MUNCIE -- The presence of smallmouth bass, crane flies resembling giant mosquitoes, mussels and other species sensitive to pollution indicates the White River is cleaner today than in the early 1970s.
Back then, raw sewage and industrial discharges turned the river red, green, yellow and brown; tires and refrigerators lined the banks, and two feet of industrial/sewage muck covered the bottom of the river instead of sand, gravel and bedrock, according to the Muncie Sanitary District.
"When compared to the past with the industrial pollution, we have improved, but agricultural pollutants and sediment are the big concern now," said Jarka Popovicova, an assistant professor of natural resources and environmental management at Ball State University.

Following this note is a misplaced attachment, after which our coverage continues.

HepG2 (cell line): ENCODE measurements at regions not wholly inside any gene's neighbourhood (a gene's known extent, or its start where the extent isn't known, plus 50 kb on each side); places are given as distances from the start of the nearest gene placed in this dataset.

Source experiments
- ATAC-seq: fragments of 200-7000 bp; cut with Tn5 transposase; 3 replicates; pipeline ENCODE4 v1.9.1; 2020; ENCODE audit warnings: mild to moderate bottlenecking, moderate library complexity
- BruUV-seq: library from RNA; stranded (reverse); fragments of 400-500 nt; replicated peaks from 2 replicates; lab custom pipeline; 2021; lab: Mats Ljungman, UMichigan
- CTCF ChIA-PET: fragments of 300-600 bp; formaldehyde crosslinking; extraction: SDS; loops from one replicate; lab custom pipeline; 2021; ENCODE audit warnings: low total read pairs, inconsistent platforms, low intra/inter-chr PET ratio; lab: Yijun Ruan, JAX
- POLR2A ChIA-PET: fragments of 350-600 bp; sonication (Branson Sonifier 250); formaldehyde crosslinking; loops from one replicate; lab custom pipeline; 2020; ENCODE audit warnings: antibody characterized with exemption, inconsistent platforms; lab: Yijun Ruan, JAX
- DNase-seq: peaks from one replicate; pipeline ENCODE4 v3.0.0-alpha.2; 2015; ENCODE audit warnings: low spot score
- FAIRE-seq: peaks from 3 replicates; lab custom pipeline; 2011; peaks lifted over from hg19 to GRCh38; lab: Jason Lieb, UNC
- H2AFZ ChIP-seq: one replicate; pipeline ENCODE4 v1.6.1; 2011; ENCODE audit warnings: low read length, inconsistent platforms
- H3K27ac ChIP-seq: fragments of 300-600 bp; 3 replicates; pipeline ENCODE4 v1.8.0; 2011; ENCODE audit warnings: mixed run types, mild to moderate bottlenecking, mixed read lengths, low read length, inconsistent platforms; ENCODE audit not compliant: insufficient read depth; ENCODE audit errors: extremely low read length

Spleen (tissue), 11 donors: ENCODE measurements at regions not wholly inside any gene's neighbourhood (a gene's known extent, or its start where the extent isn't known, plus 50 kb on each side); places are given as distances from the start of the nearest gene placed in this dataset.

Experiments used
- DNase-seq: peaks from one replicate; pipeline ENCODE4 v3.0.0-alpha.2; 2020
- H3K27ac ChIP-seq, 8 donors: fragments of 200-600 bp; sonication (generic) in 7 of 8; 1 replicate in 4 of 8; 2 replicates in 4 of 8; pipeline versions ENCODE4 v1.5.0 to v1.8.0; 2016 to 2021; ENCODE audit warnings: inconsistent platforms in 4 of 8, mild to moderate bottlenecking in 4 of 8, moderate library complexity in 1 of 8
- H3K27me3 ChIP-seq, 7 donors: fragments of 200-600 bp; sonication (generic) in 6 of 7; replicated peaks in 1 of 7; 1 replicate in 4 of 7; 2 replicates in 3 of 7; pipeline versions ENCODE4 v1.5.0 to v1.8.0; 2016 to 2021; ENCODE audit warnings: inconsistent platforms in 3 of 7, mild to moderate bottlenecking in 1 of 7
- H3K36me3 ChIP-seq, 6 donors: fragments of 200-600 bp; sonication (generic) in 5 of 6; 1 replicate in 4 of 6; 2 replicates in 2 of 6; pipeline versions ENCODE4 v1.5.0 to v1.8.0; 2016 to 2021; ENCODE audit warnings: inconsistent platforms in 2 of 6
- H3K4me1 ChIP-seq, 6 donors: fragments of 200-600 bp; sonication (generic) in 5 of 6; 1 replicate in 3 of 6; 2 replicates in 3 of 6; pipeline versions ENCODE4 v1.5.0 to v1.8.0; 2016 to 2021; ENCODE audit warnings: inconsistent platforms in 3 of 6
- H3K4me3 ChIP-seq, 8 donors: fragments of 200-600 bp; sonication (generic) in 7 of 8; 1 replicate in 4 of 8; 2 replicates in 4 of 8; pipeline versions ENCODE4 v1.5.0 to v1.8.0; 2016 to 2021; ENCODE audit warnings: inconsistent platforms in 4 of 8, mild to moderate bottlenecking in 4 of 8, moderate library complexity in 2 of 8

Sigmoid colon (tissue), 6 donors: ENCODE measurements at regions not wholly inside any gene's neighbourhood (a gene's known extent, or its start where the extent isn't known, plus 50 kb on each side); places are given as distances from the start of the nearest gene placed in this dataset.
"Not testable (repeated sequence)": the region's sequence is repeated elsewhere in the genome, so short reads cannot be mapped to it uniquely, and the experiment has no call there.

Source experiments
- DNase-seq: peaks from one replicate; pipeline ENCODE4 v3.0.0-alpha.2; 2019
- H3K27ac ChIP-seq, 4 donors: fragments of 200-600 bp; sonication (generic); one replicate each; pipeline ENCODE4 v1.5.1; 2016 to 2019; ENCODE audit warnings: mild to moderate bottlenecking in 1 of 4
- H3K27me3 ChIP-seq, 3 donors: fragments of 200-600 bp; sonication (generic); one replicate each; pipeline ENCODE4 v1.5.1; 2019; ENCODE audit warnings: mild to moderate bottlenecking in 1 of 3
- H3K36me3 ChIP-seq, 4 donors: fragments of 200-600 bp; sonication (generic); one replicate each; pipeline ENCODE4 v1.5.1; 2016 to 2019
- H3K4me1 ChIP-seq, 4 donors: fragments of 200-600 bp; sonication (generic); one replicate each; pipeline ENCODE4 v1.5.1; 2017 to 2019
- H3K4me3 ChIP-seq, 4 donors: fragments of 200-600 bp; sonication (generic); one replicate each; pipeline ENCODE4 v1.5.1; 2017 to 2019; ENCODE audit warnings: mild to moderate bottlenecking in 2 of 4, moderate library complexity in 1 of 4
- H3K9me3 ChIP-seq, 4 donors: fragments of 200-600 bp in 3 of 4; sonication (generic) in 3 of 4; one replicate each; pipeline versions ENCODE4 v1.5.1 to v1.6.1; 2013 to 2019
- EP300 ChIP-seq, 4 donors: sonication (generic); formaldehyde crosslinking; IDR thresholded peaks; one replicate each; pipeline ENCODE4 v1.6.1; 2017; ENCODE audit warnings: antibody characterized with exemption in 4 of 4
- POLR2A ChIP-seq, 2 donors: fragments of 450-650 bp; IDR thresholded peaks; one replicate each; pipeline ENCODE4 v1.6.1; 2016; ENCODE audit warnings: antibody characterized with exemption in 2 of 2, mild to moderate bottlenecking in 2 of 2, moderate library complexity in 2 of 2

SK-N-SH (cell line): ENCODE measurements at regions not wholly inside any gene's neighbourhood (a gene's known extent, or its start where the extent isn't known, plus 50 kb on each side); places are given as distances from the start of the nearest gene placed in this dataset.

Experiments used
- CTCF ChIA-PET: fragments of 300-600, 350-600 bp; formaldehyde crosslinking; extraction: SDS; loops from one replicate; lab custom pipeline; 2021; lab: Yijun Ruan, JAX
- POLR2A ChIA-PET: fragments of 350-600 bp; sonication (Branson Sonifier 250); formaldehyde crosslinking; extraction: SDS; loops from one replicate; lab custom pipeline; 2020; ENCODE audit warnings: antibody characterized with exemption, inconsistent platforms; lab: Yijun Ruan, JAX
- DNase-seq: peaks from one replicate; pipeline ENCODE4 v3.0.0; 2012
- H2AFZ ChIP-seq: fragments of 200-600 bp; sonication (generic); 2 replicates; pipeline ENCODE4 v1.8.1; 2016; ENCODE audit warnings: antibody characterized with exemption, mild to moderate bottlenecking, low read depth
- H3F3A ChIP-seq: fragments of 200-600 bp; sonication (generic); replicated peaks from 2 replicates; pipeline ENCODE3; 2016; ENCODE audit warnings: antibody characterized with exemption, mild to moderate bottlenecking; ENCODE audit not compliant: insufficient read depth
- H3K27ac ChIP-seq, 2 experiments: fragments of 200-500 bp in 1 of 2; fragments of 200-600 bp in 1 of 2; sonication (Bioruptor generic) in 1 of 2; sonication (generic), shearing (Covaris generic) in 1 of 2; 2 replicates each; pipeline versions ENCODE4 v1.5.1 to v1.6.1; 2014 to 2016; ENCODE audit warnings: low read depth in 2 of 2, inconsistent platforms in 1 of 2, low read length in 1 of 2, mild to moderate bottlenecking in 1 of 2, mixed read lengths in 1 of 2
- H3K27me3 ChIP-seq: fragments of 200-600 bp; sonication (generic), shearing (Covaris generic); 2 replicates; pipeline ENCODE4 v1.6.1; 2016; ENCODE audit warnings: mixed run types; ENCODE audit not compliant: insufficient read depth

The sediment, which turns the river a muddy color like coffee with cream during wet weather, is contaminated with nitrogen and phosphorus.
The problem with that, Popovicova explained, is that it contributes to hypoxia, or low levels of oxygen, in the Gulf of Mexico. The size of this year's dead zone in the Gulf of Mexico was 7,988 square miles, the second-largest dead zone in that water of body since measurements began in 1985, according to the National Oceanic and Atmospheric Administration.
The White River is part of the problem in the gulf because it eventually drains to the Mississippi River, which empties into the gulf.
An overabundance of nutrients coming from polluted storm water runoff, soil erosion, fertilizer and sewage can cause excessive algal growth, which results in reduced sunlight, loss of aquatic habitat and a decrease in oxygen dissolved in the water.
The effect is being felt not only in the gulf but in the White River.
Philip Tevis, a coordinator of the White River Watershed Project, quoted from a U.S. Geological Survey study that reported the existence of 158 species of fish in the White River in 1875.